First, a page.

The rhetorical machinery is cranking up for 2016 political races - national, state and local. One meme politicos have to rethink is home ownership as The American Dream. Recent human experience and the math are against that.
In the experience part, previously middle class people I know, both on the East Coast and here in the Southwest, are still losing their houses. All that equity, gone. Shame pervades, although this ritual of surrender has gone mainstream. Financially, they are in limbo, including their credit rating, until financial institutions make decisions.
As for the math, The Wall Street Journal is full of statistics documenting that renting might be the more sensible economic path traveled. It cites Deutsche Bank numbers which show that in 54 metro markets, "Renting had been less expensive than buying on average across the areas." Meanwhile, in 2013, the WSJ reports, "The median sales price of existing single-family homes rose 11.4% in 2013 from the previous year - the highest yearly increase since 2005." Here is that coverage from the WSJ (sub. req.)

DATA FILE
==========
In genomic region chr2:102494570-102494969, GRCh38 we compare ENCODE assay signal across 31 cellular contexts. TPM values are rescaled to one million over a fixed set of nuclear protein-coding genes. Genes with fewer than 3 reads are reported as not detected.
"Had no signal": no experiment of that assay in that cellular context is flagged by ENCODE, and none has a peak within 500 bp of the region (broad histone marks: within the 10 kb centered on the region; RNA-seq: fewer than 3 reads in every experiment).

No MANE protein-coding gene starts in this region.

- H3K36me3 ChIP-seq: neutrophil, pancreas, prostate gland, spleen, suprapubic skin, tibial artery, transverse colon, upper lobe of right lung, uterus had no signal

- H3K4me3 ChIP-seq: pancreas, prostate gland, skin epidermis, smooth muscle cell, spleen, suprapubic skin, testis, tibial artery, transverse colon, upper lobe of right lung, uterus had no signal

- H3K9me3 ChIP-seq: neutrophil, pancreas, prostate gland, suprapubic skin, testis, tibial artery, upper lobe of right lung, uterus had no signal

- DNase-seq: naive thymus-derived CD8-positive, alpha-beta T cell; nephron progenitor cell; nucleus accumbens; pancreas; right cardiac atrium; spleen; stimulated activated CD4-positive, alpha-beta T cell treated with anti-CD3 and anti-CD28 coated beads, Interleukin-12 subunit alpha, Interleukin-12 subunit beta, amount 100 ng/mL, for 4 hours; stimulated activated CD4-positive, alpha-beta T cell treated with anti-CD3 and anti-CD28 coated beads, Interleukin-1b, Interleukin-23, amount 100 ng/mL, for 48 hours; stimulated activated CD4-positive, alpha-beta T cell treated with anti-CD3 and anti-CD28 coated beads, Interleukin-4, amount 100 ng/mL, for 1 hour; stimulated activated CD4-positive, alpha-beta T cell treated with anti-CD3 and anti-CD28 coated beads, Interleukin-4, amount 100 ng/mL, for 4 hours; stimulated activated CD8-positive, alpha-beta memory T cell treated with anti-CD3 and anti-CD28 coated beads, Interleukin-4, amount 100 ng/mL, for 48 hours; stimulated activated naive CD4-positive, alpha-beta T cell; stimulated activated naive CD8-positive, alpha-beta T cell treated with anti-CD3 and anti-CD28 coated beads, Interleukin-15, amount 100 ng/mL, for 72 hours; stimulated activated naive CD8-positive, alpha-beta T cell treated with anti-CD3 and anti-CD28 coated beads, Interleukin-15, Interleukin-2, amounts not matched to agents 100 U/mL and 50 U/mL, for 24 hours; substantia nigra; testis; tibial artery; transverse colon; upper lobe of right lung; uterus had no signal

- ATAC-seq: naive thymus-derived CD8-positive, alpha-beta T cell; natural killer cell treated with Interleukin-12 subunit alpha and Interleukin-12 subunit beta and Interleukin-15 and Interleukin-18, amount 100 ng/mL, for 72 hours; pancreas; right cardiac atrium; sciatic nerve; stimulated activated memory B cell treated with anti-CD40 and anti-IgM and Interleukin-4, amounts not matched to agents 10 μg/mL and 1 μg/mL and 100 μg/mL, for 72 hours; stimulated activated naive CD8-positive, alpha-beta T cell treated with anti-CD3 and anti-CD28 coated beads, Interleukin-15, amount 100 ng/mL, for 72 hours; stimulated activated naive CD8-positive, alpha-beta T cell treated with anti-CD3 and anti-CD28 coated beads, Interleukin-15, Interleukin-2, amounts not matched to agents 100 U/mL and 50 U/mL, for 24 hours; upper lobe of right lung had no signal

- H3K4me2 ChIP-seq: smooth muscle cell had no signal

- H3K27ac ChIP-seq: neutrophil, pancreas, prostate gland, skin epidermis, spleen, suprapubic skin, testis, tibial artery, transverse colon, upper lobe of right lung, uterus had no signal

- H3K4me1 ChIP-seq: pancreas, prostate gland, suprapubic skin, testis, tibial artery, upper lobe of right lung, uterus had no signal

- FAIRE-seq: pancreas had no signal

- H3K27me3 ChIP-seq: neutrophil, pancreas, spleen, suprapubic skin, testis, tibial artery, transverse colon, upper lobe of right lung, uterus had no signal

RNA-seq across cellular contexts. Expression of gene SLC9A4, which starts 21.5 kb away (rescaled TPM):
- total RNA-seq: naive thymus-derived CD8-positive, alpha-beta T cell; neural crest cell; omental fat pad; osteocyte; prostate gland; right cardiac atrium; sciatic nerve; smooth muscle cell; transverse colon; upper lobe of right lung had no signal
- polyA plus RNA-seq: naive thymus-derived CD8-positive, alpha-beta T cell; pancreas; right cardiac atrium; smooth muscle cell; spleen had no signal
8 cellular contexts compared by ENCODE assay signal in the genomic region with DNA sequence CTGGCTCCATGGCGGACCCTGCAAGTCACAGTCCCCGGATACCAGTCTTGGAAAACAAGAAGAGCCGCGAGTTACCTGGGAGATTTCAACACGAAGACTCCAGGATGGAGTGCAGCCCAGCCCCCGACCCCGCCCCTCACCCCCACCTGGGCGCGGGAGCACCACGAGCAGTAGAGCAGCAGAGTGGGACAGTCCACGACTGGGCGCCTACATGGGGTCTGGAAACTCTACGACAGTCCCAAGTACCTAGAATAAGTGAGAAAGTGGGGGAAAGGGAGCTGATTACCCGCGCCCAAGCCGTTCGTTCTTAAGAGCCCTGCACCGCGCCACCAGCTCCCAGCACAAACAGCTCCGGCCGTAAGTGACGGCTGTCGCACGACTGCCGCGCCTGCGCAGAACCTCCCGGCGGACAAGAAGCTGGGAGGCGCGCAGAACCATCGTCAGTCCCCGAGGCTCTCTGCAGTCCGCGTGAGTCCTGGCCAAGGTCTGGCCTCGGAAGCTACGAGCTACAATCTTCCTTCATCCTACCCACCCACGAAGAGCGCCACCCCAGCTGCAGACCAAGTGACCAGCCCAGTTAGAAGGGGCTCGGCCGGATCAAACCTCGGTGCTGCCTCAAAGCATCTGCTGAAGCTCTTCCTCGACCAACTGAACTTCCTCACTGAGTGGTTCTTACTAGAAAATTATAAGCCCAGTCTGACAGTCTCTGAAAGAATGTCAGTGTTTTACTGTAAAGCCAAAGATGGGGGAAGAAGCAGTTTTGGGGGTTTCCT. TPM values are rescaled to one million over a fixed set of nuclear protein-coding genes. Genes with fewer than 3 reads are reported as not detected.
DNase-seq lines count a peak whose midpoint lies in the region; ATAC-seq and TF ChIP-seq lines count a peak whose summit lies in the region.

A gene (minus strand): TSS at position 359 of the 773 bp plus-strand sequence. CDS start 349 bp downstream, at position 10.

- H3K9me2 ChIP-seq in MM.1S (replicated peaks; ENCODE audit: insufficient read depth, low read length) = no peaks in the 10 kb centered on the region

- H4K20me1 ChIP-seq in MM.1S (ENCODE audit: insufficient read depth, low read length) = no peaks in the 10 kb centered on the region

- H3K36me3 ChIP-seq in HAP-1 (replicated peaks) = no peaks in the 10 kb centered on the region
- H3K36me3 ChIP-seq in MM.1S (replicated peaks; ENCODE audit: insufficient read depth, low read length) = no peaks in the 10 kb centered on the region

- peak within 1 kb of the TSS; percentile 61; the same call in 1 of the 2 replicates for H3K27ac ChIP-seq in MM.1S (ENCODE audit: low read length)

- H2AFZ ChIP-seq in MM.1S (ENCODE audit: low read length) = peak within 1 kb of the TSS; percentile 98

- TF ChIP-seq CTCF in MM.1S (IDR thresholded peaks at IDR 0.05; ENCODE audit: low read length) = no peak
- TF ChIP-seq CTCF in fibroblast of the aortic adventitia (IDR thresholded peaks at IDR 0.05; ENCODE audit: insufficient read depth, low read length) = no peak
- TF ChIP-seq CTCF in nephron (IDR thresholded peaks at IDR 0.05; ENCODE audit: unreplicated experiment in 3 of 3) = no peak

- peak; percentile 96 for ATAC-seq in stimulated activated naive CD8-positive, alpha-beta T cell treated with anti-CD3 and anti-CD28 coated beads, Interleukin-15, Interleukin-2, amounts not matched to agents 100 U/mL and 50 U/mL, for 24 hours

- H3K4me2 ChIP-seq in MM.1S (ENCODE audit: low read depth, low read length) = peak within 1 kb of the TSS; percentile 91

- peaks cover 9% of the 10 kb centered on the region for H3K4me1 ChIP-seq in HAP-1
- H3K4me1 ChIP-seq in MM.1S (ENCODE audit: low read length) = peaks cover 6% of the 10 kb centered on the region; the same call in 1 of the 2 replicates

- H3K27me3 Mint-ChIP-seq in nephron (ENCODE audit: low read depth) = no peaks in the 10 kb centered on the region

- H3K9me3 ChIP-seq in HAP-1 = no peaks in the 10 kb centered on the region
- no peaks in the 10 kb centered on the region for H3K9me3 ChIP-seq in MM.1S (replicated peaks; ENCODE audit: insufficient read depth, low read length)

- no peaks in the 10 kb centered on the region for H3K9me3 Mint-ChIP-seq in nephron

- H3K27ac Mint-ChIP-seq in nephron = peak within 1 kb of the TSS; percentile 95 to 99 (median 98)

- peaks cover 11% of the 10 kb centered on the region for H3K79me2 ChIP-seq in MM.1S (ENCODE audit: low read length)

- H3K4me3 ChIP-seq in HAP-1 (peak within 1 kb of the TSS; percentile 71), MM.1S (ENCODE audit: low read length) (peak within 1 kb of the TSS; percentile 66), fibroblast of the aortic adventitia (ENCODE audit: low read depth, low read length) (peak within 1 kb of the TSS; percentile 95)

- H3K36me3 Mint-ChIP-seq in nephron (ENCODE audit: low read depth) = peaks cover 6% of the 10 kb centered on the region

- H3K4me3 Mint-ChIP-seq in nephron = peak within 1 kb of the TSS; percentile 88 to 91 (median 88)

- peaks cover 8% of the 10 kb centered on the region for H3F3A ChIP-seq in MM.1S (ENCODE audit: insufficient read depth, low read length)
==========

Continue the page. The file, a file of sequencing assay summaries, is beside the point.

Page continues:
What are compelling lodging memes?
At the top of the list is this: The need for rents that middle class folks can actually afford. The rule of thumb used to be that should max out at one-third of gross income. Many I talk with are resigned to pony up one-half - or more.
Another meme is landlord responsiveness to complaints, ranging from getting rid of dirtbag tenants to air-conditioning systems which consume too much pricey energy.
A third is the need for common areas on the property to create a sense of community.
Since 2004, when I had sold my house in West Hartford, Connecticut at the top of the market, I have been renting. The renting game is one I have had to understand the rules of. Financial institutions can make friends with consumers if they distribute easy-to-read, with tons of Infographics, ebooks about how to be a financially smart renter.